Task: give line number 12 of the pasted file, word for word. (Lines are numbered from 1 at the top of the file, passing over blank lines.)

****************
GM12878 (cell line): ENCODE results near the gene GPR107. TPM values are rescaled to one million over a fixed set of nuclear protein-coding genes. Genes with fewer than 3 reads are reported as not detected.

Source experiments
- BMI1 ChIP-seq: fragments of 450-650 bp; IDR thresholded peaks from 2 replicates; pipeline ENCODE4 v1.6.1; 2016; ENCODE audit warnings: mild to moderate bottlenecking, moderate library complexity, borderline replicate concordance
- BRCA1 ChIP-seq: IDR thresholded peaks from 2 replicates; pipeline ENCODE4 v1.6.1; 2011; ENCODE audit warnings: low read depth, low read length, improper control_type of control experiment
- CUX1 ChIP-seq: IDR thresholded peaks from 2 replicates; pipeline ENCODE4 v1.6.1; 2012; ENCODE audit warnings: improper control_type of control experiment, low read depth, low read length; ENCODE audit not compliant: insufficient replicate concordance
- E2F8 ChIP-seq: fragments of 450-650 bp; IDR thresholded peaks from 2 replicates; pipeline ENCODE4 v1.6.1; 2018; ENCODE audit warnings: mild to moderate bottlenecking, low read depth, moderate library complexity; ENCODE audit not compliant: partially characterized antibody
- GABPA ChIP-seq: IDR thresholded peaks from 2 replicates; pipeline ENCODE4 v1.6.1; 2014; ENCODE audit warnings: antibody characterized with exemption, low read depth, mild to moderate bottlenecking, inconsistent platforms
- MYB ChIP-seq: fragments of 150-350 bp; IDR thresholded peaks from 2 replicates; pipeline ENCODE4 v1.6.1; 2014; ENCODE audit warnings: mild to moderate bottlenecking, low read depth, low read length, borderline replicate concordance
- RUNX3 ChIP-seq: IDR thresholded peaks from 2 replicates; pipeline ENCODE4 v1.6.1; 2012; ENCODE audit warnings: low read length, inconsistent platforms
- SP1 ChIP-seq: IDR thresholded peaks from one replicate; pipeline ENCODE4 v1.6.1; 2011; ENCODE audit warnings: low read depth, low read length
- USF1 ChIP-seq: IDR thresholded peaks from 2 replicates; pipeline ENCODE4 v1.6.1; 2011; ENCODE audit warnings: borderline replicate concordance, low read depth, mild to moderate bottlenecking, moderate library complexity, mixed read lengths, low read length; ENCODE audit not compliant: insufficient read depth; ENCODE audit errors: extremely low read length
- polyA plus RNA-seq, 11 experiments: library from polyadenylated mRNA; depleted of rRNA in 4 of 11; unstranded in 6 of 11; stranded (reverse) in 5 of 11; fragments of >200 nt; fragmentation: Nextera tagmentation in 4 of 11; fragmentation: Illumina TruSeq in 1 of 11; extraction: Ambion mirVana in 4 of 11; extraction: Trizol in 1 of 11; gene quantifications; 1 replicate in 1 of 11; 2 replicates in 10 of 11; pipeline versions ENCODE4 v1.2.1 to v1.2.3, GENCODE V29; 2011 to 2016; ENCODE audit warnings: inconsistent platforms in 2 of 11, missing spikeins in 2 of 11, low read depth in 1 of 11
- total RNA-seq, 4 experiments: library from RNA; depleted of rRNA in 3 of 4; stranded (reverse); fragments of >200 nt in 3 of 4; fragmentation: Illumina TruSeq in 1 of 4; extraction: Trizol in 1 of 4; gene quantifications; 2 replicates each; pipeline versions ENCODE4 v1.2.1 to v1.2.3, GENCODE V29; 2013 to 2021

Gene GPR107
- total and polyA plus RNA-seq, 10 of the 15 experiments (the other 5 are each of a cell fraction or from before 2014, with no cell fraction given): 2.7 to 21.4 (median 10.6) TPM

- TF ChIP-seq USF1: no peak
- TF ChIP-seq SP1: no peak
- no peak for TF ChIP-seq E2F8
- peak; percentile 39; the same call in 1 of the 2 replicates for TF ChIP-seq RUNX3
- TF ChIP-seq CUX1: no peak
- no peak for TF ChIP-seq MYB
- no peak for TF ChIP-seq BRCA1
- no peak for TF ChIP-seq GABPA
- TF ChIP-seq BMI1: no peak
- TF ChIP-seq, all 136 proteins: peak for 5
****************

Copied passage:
- polyA plus RNA-seq, 11 experiments: library from polyadenylated mRNA; depleted of rRNA in 4 of 11; unstranded in 6 of 11; stranded (reverse) in 5 of 11; fragments of >200 nt; fragmentation: Nextera tagmentation in 4 of 11; fragmentation: Illumina TruSeq in 1 of 11; extraction: Ambion mirVana in 4 of 11; extraction: Trizol in 1 of 11; gene quantifications; 1 replicate in 1 of 11; 2 replicates in 10 of 11; pipeline versions ENCODE4 v1.2.1 to v1.2.3, GENCODE V29; 2011 to 2016; ENCODE audit warnings: inconsistent platforms in 2 of 11, missing spikeins in 2 of 11, low read depth in 1 of 11